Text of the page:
By Mason Heberling
Do you think Punxsutawney Phil was ever overcome by the beauty of this very violet 71 years ago? Or perhaps he nibbled off a leaf or two? After all, legend has it that Phil is over 100 years old! This specimen of Labrador violet (Viola labradorica) was collected near Phil’s home in Punxsutawney, Pennsylvania on June 2, 1948 by Carnegie Museum botany curator Leroy Henry.
In case you wondered, on Groundhog Day 1948, Punxsutawney Phil saw his shadow and predicted six more weeks of winter.
This specimen was imaged recently (along with many others in the violet family) and is publicly available online.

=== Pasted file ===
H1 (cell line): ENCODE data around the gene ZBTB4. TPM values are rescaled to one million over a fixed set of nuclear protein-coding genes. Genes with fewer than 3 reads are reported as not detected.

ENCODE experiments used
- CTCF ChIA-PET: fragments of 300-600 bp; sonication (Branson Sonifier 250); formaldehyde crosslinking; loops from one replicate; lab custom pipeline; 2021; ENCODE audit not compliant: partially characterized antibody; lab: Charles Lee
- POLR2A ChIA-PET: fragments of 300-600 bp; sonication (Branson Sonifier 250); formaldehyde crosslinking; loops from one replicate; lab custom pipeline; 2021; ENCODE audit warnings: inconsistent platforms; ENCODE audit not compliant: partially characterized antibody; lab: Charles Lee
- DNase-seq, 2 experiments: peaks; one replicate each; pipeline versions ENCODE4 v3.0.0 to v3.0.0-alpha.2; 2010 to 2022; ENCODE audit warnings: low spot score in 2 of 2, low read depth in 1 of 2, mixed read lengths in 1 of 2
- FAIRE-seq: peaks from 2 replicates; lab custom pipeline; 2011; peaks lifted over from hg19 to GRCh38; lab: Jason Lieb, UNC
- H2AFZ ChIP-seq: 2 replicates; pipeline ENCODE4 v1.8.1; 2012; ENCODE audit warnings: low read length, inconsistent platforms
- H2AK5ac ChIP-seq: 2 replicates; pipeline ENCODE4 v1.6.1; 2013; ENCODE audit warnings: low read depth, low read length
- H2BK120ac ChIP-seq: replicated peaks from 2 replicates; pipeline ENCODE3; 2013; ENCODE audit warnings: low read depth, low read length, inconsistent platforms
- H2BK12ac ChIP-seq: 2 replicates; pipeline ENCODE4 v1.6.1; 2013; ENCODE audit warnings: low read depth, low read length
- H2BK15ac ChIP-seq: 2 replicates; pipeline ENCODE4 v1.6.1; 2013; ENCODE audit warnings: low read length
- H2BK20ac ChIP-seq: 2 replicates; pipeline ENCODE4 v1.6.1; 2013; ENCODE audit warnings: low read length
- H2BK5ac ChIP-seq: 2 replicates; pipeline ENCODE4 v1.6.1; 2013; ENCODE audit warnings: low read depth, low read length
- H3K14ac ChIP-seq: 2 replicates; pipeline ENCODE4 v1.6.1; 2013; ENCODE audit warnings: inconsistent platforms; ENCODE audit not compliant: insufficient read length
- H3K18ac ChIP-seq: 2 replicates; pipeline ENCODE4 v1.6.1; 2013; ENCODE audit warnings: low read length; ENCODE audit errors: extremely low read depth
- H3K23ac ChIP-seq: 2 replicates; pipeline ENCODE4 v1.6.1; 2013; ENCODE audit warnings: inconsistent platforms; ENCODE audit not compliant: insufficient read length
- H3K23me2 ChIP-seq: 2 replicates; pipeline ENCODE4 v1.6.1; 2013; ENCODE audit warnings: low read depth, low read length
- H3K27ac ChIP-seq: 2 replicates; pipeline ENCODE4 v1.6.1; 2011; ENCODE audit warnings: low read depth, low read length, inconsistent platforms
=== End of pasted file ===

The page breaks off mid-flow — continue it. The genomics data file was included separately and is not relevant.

Check back for more! Botanists at the Carnegie Museum of Natural History share digital specimens from the herbarium on dates they were collected. They have embarked on a three-year project to digitize nearly 190,000 plant specimens collected in the region, making images and other data publicly available online. This effort is part of the Mid-Atlantic Megalopolis Project (mamdigitization.org), a network of thirteen herbaria spanning the densely populated urban corridor from Washington, D.C. to New York City to achieve a greater understanding of our urban areas, including the unique industrial and environmental history of the greater Pittsburgh region. This project is made possible by the National Science Foundation under grant no. 1801022.